>>Have you ever seen i pennies laying on a table?  No?  Well, how then do
>>you convert the imaginary part of a complex number into a real?
>
> Sir, the main reason why i asked this is because in literatures I have
> seen i raised to 2 = &minus;1. Hence, i should also have a value.
>
> Just a question ...

Wow.  What a question.  I'd like to go into a graduate lounge at a math
department at some high-falutin' university and ask "does i have a
value?".  I think the arguing would still be going on when my sons had
died of old age.

The way of thinking of i that is probably best for your sanity, and will
provide you the shortest path between using it and getting useful
results, is to think of it as a handy shortcut for solving mathematical
problems which has no real meaning in itself, but does have real utility
in choking real meaning out of certain mathematical constructs.

You will notice, for instance, that any time you grind through some
problem in its entirety (well, and when you get your math right) that
when you finally get to the very last step of turning numbers into real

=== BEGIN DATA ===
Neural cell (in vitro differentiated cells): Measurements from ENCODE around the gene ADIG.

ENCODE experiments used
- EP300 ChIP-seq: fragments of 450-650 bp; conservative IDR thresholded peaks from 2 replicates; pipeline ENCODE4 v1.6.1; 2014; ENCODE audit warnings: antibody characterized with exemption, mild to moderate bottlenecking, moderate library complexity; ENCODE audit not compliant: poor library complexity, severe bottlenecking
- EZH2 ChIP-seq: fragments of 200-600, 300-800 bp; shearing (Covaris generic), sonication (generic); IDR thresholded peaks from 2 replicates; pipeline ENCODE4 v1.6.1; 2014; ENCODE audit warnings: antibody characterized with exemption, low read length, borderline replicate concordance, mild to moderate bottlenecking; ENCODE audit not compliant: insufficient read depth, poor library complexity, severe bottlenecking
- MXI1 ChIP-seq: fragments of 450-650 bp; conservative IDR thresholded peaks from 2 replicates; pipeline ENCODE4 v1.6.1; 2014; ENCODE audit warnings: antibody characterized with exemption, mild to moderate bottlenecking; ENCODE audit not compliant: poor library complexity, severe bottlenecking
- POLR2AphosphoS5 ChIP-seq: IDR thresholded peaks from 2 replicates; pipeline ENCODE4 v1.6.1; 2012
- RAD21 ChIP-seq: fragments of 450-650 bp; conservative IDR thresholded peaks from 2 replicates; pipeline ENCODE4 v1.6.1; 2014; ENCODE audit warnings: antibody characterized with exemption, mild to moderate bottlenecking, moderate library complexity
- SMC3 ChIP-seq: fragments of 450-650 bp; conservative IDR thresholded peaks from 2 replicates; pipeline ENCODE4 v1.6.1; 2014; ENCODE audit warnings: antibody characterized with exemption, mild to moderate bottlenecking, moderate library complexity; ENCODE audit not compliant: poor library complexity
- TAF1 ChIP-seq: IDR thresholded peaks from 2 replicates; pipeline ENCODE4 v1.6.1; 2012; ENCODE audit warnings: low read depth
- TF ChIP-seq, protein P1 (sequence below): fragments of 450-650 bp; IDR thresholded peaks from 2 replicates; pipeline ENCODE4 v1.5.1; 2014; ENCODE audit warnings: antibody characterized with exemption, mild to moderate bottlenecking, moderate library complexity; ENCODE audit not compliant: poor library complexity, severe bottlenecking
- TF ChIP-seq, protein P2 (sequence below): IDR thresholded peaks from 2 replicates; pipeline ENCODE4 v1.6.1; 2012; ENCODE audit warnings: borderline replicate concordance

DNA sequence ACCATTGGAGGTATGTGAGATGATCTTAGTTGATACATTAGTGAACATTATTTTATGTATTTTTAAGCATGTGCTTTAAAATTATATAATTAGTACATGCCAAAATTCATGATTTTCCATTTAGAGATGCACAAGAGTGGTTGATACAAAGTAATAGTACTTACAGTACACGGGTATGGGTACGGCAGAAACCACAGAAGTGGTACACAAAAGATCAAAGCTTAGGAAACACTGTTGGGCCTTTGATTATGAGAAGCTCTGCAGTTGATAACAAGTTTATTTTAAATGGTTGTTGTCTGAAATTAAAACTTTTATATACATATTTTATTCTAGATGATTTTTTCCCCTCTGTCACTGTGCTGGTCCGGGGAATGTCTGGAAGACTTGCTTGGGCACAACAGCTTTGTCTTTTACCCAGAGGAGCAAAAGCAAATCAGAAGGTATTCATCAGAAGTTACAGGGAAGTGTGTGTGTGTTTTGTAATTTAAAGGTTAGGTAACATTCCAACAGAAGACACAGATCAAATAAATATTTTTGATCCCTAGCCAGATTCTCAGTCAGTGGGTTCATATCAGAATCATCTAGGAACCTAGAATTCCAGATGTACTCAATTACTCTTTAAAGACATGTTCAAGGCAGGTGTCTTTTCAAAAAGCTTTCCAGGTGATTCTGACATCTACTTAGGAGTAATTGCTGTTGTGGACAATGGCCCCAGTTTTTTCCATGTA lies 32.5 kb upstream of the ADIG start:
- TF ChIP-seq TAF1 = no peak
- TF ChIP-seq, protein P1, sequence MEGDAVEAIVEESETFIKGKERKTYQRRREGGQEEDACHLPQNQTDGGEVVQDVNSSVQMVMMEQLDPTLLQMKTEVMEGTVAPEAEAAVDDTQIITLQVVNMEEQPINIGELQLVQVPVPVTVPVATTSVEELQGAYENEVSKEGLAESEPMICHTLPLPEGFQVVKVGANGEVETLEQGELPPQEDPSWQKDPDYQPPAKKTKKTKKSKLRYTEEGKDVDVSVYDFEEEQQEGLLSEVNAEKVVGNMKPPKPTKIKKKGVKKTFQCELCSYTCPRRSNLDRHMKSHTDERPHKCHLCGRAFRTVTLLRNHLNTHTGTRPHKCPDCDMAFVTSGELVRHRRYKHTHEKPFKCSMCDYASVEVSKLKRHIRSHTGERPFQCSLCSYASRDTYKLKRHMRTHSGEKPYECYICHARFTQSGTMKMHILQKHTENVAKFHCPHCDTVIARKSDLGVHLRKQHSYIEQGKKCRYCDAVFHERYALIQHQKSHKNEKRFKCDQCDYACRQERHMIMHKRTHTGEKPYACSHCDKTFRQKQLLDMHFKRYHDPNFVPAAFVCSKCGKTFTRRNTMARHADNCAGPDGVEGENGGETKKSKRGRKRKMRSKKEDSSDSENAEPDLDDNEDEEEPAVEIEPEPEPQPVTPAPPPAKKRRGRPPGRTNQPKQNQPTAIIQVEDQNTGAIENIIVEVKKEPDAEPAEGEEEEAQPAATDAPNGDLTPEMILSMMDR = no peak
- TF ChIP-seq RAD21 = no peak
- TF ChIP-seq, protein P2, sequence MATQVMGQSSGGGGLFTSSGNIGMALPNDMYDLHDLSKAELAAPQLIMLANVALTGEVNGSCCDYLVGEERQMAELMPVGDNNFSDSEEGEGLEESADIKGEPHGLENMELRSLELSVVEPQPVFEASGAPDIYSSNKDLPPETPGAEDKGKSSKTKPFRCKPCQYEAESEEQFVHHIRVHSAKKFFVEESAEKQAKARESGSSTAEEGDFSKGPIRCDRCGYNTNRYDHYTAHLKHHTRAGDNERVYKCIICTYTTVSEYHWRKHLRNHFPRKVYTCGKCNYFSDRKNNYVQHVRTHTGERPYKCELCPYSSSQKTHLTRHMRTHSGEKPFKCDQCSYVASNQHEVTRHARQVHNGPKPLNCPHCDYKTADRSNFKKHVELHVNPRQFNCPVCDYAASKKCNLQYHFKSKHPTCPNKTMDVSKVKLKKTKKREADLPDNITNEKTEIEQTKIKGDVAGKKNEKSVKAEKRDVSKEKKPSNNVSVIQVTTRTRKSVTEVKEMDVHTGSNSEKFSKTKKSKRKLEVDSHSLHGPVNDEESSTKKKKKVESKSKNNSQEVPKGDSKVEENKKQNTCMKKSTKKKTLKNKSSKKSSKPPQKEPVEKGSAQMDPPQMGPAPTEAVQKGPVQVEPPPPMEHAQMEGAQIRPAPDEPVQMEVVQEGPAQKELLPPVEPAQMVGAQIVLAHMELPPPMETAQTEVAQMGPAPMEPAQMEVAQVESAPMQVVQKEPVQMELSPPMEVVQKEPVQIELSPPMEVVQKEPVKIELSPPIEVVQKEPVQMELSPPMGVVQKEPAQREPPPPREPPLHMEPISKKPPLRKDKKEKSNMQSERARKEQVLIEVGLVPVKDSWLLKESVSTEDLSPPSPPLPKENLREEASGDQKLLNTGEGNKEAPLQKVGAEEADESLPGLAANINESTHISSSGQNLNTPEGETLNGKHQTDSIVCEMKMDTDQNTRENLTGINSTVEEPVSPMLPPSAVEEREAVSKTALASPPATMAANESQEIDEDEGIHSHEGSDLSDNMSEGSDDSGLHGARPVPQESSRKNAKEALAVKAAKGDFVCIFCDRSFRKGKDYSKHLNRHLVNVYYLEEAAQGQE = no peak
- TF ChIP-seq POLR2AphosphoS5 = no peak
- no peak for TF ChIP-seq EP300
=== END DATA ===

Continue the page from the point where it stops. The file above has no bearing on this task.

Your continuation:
quantities, that all of the imaginary numbers disappear, and you are left
with results with all real values.  In fact, not having this happen is an
excellent indication that you've made an arithmetic error somewhere along
the way.

This is why a Fourier transform of a real-valued function always has
Hermetian symmetry, and why the Fourier transform of a Hermetian-
symmetric function always has real symmetry: because -- as it's typically
defined -- one goes from the time domain (which is all real valued) to
the frequency domain (Hermetian symmetric), does a bunch of manipulations
with operators that are Hermetian-symmetric, then transforms the